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Study: Opioid Epidemic Fueled Homicides, Not Just Overdoses

A new study finds that the epidemic of opioid abuse likely made homicide rates worse than they otherwise would have been, particularly among white people and in Appalachia, in the initial years of the opioid epidemic. In a Harry F. Guggenheim Foundation research brief by Joel Wallman, Richard Rosenfeld and Randolph Roth, an analysis of county data between 1999, recognized as the start of the opioid epidemic, and 2015 showed that higher overdose rates were associated with, and arguably caused, elevated homicide rates at a time when homicides in general were on the decline. "Holding constant several other variables known to be associated with homicide rates, we found growth in overdose among Whites in this period was associated with a 9-percent increase in homicide across all counties and a 19-percent increase within Appalachia," the report states. "The equivalent figures for Blacks were 3.5 and 16."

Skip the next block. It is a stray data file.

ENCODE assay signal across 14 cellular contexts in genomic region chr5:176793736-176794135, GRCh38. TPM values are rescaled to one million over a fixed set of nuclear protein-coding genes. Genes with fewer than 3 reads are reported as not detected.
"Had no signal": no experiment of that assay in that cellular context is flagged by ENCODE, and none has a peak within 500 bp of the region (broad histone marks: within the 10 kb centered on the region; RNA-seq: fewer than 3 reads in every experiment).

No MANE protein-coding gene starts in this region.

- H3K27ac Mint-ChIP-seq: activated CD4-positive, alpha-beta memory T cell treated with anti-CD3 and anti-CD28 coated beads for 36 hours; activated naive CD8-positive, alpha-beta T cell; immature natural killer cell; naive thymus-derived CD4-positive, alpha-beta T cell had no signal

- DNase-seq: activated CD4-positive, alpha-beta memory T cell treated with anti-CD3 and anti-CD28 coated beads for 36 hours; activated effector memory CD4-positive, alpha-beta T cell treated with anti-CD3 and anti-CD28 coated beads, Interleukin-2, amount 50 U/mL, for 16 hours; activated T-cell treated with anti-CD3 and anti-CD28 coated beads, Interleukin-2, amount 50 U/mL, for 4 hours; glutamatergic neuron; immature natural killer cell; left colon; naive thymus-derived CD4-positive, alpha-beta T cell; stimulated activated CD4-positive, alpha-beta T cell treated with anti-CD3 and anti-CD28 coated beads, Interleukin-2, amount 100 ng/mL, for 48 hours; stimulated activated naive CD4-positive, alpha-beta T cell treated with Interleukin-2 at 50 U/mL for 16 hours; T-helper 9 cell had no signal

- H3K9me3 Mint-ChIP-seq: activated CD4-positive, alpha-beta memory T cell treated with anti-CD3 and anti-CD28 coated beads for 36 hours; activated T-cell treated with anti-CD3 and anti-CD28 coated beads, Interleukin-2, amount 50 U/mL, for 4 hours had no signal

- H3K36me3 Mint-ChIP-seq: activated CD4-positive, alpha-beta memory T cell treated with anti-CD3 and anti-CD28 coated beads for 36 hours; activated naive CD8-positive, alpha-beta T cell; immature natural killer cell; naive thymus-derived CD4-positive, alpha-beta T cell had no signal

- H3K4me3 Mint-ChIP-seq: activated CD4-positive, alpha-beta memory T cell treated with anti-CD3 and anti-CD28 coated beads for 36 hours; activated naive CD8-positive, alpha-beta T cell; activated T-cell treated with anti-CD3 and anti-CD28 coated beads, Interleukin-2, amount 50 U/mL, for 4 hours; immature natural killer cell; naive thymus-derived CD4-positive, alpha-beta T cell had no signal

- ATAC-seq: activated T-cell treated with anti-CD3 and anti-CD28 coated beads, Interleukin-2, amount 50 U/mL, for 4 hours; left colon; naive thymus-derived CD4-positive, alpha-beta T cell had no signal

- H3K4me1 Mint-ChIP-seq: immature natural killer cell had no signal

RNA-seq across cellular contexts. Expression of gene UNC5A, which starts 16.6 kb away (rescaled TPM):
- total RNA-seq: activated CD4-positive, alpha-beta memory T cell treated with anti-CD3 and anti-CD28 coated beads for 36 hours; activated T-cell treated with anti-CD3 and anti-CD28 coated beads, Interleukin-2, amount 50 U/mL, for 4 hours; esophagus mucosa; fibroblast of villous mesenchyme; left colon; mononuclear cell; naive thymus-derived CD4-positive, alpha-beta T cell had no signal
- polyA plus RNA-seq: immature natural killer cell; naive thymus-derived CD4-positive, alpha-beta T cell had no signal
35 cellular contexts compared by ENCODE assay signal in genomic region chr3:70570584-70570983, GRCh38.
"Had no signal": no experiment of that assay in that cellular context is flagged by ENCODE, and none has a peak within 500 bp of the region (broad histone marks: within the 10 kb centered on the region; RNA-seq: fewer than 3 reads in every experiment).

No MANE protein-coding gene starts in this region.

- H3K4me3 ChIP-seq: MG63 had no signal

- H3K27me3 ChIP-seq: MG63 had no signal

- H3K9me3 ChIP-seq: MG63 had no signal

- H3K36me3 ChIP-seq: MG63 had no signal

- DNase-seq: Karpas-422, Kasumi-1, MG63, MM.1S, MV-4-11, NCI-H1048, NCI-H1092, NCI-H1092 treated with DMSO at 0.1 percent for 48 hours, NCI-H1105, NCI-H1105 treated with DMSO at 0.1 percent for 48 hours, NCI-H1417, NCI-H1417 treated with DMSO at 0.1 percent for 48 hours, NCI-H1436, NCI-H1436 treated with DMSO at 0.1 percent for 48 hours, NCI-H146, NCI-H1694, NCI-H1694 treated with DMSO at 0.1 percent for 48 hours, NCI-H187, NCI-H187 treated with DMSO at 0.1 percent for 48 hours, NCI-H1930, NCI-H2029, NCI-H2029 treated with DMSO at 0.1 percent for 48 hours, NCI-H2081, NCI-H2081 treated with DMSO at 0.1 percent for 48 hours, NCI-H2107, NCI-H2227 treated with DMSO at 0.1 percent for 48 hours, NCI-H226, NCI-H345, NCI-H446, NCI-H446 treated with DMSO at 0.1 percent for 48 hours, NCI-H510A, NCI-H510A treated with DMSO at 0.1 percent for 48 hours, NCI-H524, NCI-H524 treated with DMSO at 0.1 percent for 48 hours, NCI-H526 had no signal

The growth in the illicit drug trade caused more violence, slowing the nationwide homicide decline at that time, the study found. Unlike the crack cocaine epidemic of the 1980s, which caused urban violence concentrated among young Black men, the opioid epidemic "is more evenly spread across age and racial groups and among big cities, suburbs, small towns, and rural areas," the report states. "This more diffuse prevalence is one reason the impact of the opioid crisis on homicide rates may not be as readily apparent as the impact of the crack markets was." That relative obscurity, in turn, means that "the policy response to the opioid crisis, unlike the response to crack cocaine, has not equated opioid use with criminality, at least at the level of the end user, but has instead framed the crisis as a public-health emergency." Although the study did not extend into 2020-21, when both opioid overdoses and homicides spiked nationwide, the authors suggest that it's reasonable to ask if the opioid trade played at least some role in rising rates of violence.

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